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There's nothing that says autumn quite like the scent of spices wafting through the crisp, clean air. Cloves, cinnamon, allspice and anise are practically synonymous with the season, and when they make their way into a drink, it's magic.
Pair that with the fact that mulled wine is easy to make and incredibly adaptable, and you've got a home run holiday cocktail.
What is mulled wine?
Mulled wine is a warm drink that is made by simmering wine with brandy or cognac, sugar and spices, like cinnamon and star anise. There are many different ways to make the warm cocktail.
Although some wine snobs may not like the idea of the drink, there are many sommeliers who appreciate the joy of a good mulled wine.
"I am a purist, but I have to admit that when the weather is hot, a sangria is wonderful," said Caroline Styne, owner and wine director at Lucques and AOC in Los Angeles. "Similarly, when the weather is cold, a nice, warm drink is a great thing,"
But all too often, the malleability of this cool-weather cocktail is ruined by bartenders who want to be chintzy.
"Unfortunately, sangria and mulled wine are dumping grounds for cheap brandy, curacao, port or wine in many restaurants," said Jim Meehan, James Beard Award-winning bartender of PDT in New York and Hong Kong. "A mixed drink is only as good as its weakest ingredient (if there is one), so you can't skimp."
How do you make mulled wine?
When it comes to mulled wine, it's important to use fresh spices and decent wine. Busting out a bottle from the cellar is nonsensical, but don't use just any old hooch. A good rule of thumb is to hover around the $10 price point.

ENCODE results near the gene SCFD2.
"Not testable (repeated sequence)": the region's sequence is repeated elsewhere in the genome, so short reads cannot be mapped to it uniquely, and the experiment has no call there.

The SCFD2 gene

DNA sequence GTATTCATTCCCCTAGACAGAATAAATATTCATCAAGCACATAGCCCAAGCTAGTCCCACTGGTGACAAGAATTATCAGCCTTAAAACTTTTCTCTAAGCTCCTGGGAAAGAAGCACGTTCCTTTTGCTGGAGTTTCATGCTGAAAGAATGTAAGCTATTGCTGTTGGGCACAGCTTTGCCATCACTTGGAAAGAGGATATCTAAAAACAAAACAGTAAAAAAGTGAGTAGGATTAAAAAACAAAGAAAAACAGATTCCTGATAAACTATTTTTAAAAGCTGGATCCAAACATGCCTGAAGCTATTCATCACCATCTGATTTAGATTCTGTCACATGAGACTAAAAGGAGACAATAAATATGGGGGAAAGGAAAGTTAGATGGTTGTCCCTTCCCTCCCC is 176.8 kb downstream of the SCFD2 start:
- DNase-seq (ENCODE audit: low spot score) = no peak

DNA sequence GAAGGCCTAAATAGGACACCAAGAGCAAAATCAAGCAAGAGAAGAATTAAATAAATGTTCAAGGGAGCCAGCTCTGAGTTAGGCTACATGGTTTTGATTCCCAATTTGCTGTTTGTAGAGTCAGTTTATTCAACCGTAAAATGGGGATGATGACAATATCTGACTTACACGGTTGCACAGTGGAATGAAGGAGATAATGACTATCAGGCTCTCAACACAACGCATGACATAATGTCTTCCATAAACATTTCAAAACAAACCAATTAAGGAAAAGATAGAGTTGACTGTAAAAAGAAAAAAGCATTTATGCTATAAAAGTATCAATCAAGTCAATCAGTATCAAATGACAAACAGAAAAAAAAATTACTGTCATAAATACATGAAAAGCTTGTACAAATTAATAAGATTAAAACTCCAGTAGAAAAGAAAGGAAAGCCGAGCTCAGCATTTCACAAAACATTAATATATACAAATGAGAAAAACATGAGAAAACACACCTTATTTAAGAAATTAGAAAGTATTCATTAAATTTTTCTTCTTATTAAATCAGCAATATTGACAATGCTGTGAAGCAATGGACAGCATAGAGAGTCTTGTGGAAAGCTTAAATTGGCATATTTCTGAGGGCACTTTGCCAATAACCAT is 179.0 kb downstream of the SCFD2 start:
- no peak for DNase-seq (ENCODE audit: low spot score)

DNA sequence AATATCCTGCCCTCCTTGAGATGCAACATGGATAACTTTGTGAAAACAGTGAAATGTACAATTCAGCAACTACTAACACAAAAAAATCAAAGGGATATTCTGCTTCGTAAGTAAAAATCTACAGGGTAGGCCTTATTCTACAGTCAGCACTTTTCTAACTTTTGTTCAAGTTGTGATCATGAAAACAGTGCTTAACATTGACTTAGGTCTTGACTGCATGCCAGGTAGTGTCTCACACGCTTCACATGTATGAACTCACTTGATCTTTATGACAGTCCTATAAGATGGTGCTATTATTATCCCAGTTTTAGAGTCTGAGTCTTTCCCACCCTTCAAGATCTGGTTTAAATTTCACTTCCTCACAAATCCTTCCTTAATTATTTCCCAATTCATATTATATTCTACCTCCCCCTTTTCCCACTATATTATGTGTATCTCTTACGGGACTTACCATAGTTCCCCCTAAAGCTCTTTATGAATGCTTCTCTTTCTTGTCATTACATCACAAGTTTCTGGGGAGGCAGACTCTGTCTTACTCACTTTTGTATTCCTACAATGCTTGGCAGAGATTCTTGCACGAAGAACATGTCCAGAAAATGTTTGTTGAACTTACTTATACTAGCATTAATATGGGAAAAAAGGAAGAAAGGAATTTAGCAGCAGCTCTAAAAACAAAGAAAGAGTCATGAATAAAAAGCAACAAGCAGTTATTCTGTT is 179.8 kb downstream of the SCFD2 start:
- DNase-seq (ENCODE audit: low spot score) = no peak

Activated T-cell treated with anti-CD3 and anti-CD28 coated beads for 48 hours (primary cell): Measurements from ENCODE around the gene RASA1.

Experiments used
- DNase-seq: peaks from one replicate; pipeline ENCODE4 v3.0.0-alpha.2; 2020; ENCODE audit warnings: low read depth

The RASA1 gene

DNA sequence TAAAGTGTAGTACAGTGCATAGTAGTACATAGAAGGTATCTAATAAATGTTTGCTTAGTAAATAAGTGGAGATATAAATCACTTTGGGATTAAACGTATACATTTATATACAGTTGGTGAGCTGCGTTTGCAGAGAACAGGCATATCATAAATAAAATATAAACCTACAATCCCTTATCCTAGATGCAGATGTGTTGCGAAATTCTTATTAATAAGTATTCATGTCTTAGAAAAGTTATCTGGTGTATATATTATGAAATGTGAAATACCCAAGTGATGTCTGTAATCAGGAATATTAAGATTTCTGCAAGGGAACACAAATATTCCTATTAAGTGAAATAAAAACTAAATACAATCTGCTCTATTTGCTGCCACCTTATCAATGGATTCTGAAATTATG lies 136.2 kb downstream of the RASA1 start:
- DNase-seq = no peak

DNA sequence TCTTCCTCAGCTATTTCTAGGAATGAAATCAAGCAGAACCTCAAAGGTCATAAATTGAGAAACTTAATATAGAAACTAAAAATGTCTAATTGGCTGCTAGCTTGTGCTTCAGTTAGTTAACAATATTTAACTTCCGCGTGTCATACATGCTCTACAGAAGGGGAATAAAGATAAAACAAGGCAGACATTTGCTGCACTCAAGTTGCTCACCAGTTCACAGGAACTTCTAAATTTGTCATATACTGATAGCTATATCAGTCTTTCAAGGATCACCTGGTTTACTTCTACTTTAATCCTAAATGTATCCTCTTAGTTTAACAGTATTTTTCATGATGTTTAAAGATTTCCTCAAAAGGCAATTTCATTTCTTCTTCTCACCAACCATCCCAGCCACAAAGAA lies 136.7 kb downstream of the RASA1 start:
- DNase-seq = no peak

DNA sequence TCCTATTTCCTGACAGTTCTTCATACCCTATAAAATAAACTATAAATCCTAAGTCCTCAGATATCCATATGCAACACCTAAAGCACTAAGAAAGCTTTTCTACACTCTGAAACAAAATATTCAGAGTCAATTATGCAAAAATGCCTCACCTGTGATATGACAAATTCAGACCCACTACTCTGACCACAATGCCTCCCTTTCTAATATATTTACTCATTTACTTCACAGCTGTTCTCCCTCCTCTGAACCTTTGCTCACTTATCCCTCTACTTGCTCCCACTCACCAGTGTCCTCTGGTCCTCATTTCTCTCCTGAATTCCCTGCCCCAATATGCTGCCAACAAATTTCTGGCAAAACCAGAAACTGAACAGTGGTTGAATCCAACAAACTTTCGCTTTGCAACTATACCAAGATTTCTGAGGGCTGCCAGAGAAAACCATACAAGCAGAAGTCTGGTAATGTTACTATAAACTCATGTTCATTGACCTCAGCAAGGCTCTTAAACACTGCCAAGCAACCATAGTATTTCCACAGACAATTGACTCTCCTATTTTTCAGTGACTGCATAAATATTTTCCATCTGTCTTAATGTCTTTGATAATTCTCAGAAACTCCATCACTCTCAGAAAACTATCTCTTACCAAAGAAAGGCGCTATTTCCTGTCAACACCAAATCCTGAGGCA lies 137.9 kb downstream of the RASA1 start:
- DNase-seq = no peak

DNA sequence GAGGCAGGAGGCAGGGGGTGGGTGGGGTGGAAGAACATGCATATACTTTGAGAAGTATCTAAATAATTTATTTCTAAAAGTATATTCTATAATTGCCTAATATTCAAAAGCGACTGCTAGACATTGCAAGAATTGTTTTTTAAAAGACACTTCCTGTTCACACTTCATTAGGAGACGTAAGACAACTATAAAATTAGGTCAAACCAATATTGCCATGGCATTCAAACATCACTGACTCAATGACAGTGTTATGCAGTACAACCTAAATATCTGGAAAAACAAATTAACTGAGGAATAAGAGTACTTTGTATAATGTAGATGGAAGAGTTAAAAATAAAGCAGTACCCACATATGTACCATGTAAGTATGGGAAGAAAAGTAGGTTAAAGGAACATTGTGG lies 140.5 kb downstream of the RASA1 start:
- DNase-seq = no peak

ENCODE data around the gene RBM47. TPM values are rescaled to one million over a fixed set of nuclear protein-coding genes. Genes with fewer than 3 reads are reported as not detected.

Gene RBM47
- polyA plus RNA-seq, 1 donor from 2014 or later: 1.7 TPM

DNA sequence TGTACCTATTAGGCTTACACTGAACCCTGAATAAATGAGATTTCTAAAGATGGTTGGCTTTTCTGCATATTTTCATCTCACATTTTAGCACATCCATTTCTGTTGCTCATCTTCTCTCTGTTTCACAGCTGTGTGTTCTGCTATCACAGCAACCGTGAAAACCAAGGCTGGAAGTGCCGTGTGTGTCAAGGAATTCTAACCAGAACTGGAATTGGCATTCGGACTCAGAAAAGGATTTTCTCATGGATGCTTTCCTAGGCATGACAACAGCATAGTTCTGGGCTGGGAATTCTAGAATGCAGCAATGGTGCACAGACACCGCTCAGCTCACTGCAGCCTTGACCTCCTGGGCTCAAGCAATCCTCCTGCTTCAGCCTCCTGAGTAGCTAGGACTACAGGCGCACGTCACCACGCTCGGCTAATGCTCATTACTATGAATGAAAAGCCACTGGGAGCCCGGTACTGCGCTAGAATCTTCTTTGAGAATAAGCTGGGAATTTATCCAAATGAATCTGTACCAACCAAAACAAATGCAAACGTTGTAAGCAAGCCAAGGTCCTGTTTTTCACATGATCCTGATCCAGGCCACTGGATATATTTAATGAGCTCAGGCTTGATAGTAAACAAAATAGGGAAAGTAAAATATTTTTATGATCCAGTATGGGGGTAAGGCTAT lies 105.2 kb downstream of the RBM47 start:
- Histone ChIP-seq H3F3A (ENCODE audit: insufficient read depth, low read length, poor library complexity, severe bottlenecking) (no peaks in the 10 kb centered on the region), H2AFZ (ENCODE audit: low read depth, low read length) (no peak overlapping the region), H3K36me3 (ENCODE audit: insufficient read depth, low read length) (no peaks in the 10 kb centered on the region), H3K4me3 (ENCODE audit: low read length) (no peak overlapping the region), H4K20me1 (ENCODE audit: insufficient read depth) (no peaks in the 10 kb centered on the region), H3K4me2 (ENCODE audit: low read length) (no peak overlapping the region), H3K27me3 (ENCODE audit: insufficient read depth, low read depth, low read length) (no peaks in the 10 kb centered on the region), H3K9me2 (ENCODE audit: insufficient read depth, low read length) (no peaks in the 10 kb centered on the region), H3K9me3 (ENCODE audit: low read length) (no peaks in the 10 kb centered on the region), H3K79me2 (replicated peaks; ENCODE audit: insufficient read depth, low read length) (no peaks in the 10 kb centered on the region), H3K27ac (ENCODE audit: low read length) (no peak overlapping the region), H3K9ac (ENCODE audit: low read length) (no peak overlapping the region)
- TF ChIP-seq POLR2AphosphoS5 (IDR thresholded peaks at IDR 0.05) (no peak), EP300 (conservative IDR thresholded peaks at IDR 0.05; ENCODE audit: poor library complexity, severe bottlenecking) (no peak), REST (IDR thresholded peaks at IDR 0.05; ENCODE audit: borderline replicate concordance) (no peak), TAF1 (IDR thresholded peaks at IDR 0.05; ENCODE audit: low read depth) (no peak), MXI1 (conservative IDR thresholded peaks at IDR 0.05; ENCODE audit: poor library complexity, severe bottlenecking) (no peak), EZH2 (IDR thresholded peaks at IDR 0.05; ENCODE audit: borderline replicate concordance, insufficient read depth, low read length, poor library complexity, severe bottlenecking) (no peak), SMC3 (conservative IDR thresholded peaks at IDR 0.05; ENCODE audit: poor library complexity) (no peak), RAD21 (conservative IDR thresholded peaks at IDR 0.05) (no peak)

"A lot of people use really serious, highly alcoholic zinfandels or cabernet sauvignons, but I tend to use something a little lighter to medium bodied," said Styne. "I really like a like cotes du rhone or even a grenache."
Some even suggest using the wine of the moment, beaujolais nouveau, because it's only released in mid-November, and has that lighter characteristic.
And just like in cooking or mixing cocktails, it's important for there to be a balance of fruit, spice, acid and earth, which is why Styne suggests adding a bay leaf into the spice sachet, which gives a subtle green, earthy element to the finished product.
To get the right flavor, just avoid overheating the mixture.
"I'm not a scientist, but I find that the high heat can scorch and burn ingredients in the mix, including unfiltered wines," said Meehan. It also can over-reduce, making for a super saccharine, almost viscous drinks because too much alcohol and water have evaporated.
The rest is pretty simple. Don't have allspice? It's not the end of the world. Try adding in a few peppercorns instead. Not into using refined sugar? Go halfsies with agave syrup. And there's no need to rush out to buy new glassware, though ideally mulled wine is served in a clear glass mug. It also looks great in vintage teacups, and since they're so itsy bitsy, it's easy to justify a second glass.
Cheers to that!
This article was originally published on Nov. 15, 2012.